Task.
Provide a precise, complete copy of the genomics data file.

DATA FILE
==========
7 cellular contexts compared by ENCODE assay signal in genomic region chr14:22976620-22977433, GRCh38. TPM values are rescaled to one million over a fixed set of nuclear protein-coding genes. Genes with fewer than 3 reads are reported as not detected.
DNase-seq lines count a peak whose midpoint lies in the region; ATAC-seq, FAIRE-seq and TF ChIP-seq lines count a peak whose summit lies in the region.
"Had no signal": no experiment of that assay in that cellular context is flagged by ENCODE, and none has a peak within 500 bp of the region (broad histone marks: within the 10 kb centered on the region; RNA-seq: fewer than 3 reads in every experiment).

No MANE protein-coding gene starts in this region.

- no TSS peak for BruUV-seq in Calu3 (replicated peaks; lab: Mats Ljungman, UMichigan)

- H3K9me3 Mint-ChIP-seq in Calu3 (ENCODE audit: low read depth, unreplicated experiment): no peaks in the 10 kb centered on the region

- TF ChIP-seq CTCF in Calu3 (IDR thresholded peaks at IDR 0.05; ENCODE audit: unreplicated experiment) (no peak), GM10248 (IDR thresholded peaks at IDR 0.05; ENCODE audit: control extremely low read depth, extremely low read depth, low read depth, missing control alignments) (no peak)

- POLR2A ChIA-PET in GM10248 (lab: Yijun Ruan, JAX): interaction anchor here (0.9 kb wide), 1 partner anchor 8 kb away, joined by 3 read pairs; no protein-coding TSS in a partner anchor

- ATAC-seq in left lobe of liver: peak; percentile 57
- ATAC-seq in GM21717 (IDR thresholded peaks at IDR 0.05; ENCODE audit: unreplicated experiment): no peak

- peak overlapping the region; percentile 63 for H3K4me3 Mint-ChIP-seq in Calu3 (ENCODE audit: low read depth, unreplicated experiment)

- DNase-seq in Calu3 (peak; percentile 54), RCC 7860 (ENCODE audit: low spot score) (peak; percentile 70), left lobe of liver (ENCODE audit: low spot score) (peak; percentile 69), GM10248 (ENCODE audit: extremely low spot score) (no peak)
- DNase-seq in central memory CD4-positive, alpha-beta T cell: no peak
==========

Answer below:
7 cellular contexts compared by ENCODE assay signal in genomic region chr14:22976620-22977433, GRCh38. TPM values are rescaled to one million over a fixed set of nuclear protein-coding genes. Genes with fewer than 3 reads are reported as not detected.
DNase-seq lines count a peak whose midpoint lies in the region; ATAC-seq, FAIRE-seq and TF ChIP-seq lines count a peak whose summit lies in the region.
"Had no signal": no experiment of that assay in that cellular context is flagged by ENCODE, and none has a peak within 500 bp of the region (broad histone marks: within the 10 kb centered on the region; RNA-seq: fewer than 3 reads in every experiment).

No MANE protein-coding gene starts in this region.

- no TSS peak for BruUV-seq in Calu3 (replicated peaks; lab: Mats Ljungman, UMichigan)

- H3K9me3 Mint-ChIP-seq in Calu3 (ENCODE audit: low read depth, unreplicated experiment): no peaks in the 10 kb centered on the region

- TF ChIP-seq CTCF in Calu3 (IDR thresholded peaks at IDR 0.05; ENCODE audit: unreplicated experiment) (no peak), GM10248 (IDR thresholded peaks at IDR 0.05; ENCODE audit: control extremely low read depth, extremely low read depth, low read depth, missing control alignments) (no peak)

- POLR2A ChIA-PET in GM10248 (lab: Yijun Ruan, JAX): interaction anchor here (0.9 kb wide), 1 partner anchor 8 kb away, joined by 3 read pairs; no protein-coding TSS in a partner anchor

- ATAC-seq in left lobe of liver: peak; percentile 57
- ATAC-seq in GM21717 (IDR thresholded peaks at IDR 0.05; ENCODE audit: unreplicated experiment): no peak

- peak overlapping the region; percentile 63 for H3K4me3 Mint-ChIP-seq in Calu3 (ENCODE audit: low read depth, unreplicated experiment)

- DNase-seq in Calu3 (peak; percentile 54), RCC 7860 (ENCODE audit: low spot score) (peak; percentile 70), left lobe of liver (ENCODE audit: low spot score) (peak; percentile 69), GM10248 (ENCODE audit: extremely low spot score) (no peak)
- DNase-seq in central memory CD4-positive, alpha-beta T cell: no peak